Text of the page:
May 2020 - Capital City College Group
Accessibility & Translation

How to Use Online Resources Effectively

By Mike Johnson, director of online tutoring platform PiTutor

Online learning is very new to a lot of you. The closest thing to online learning you usually do is when you accidentally learn something from a meme.

Right now you will be getting bombarded with resources from school and expected to learn independently, but where were the lessons on independent learning when you were actually in school?

So it’s understandable if lots of you and your parents feel like your new way of learning presents its own challenges, but with a few key techniques self-teaching online is definitely possible, and to prove it, here’s a few highly successful and self-taught people who did it before the internet was even a thing:

  • Leonardo Da Vinci – learnt to become a world-class inventor, artist, mathematician and more
  • Albert Einstein – left school early to pursue his own ideas
  • Benjamin Franklin – couldn’t afford school but read everything that came into the printers where he got a job age 12
  • Agatha Christie – learnt independently at home which she says made her more creative, and it clearly worked
  • Thomas Edison – well known for learning from 10,000 failed lightbulb attempts before eventually making one that works
  • Malcolm X – educated himself in a prison library before using his newfound ideas and vocabulary to inspire millions
  • Henry Ford – learnt by experimenting with machinery before inventing the production line to make Ford cars
  • Colonel Sanders – self-taught making awesome fried chicken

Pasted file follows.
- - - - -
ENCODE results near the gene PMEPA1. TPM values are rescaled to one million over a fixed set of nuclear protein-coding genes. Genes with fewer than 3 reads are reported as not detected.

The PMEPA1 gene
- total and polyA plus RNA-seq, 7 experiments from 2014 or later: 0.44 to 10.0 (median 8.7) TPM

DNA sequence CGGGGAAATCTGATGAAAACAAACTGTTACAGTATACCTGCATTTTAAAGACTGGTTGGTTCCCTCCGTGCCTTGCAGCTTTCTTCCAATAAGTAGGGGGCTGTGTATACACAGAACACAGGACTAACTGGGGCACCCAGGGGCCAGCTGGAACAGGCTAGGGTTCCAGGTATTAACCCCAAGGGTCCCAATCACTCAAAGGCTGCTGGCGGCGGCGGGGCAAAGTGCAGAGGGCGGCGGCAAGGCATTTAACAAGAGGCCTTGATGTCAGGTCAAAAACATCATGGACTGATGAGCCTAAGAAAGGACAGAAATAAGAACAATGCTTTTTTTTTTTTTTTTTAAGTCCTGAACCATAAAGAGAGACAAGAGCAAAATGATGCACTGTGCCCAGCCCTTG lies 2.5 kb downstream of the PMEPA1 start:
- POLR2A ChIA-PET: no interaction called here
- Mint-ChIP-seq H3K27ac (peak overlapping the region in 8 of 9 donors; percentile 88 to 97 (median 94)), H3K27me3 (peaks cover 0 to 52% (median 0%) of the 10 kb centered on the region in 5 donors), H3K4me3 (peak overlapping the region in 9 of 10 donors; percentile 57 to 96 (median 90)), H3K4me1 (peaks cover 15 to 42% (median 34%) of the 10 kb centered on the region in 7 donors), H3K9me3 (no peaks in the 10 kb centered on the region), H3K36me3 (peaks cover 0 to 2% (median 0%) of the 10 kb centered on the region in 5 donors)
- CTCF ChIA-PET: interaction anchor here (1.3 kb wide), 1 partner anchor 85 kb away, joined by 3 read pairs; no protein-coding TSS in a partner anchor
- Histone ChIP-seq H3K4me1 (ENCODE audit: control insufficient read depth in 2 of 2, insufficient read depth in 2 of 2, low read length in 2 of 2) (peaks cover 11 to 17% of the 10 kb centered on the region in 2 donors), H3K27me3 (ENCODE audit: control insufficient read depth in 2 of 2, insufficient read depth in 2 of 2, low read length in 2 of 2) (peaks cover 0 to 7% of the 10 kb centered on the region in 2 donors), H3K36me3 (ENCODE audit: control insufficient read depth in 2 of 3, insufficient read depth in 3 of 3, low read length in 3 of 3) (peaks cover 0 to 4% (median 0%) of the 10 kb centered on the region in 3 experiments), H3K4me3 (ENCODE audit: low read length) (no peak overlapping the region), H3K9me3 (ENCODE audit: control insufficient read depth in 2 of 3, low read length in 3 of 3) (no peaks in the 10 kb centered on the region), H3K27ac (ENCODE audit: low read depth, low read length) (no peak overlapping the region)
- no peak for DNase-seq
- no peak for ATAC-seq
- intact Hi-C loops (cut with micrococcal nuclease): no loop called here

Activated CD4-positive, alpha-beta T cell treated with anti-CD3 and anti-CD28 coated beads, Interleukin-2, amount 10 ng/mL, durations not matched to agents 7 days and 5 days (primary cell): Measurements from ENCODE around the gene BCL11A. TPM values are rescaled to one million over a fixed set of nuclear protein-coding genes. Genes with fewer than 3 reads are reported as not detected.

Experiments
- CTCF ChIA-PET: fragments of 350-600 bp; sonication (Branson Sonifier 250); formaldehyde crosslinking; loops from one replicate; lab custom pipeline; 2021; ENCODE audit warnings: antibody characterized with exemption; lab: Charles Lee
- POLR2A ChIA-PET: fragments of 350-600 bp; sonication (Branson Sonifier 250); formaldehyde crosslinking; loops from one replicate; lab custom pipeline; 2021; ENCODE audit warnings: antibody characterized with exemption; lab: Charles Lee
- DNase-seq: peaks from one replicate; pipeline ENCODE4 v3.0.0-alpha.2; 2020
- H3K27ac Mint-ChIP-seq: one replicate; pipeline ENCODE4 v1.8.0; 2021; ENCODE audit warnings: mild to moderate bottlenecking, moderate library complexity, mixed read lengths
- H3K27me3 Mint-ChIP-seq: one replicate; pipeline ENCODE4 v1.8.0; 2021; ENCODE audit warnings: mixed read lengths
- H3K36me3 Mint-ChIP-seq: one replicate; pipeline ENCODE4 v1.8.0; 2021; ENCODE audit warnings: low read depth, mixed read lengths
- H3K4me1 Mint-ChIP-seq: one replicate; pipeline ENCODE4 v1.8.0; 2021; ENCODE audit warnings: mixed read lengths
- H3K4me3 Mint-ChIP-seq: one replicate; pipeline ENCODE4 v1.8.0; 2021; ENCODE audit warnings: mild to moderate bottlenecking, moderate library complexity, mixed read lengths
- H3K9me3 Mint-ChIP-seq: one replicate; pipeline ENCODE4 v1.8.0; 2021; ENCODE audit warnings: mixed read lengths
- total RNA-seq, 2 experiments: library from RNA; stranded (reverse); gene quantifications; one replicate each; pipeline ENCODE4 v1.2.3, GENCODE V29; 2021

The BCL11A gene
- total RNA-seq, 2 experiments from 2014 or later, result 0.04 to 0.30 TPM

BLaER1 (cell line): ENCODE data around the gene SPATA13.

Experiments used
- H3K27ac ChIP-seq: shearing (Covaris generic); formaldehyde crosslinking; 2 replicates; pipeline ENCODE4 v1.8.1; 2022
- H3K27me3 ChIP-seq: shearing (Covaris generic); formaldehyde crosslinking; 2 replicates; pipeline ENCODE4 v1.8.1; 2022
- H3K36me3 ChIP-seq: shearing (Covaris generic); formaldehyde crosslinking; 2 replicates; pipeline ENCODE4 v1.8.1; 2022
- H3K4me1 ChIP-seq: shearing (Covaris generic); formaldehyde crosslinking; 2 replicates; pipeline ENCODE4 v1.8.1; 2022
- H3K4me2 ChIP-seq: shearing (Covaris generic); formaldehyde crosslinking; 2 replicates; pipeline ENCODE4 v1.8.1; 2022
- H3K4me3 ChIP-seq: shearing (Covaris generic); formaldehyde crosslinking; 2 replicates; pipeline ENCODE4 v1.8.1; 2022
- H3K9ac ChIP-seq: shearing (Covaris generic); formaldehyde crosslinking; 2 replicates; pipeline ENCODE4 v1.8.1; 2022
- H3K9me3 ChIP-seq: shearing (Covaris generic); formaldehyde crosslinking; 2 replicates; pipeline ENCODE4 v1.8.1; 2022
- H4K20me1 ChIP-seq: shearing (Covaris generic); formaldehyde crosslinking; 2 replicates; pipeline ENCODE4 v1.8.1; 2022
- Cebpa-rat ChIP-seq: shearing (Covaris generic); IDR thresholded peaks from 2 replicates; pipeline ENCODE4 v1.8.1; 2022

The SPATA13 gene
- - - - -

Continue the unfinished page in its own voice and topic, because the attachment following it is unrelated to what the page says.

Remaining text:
Here are a two things I have picked up working as an online tutor for the last couple of years:

  1. Don’t be passive

    When you are using resources such as YouTube videos it’s very easy to just watch and learn. “I’m understanding all the material”, you say to yourself – so you’re learning, right? Well probably not.

    The real world is not like the matrix where you just download information and it is then miraculously in your long term memory ready for use. In reality, if you’re lying in bed watching Maths videos on your phone you might be able to answer some questions immediately after but if someone asked you about the content of that video a week later you might as well have spent your time watching memes because, unless you’re Rainman, the knowledge has just slipped away.

    “Why can’t I have a better memory?”, you might ask yourself in despair. You’ve got a perfectly good memory, you just need a better method!

    What you need to do instead is practice active learning. To do this you need to challenge your brain. Think about it from your memory’s point of view. If you’re just consuming information that you understand then there is no strong signal to your brain that this is something you NEED to remember.

    Your brain takes in a crazy amount of data every day. Every second even. Unless something really stands out, and more importantly, has value for the future, why would your brain bother remembering something?

    What you need to do is perform something active that challenges you to think about the content and signals to your brain that this is something important.

    Here’s a few ways you can do this:
    Don’t just take notes. Instead, pause the video every so often and actually try and summarise your understanding of what you just heard. Most importantly, while you do this you must focus on the meaning of what you’re learning.
    Use mind maps for notes to make connections between different parts of the content. Digital mind maps are better because it’s easy to reorganise as new connections appear to you.
    – Include two different ways of thinking about something – for example, written information and a picture
    Practise questions or create your own
    Start a YouTube channel summarising topics. You will remember more of what you teach and you can help other people so it’s a win-win technique.

2. Too much of a good thing

Online resources are great, but if you consume too much of the same content in one go it is very unlikely you are going to remember it.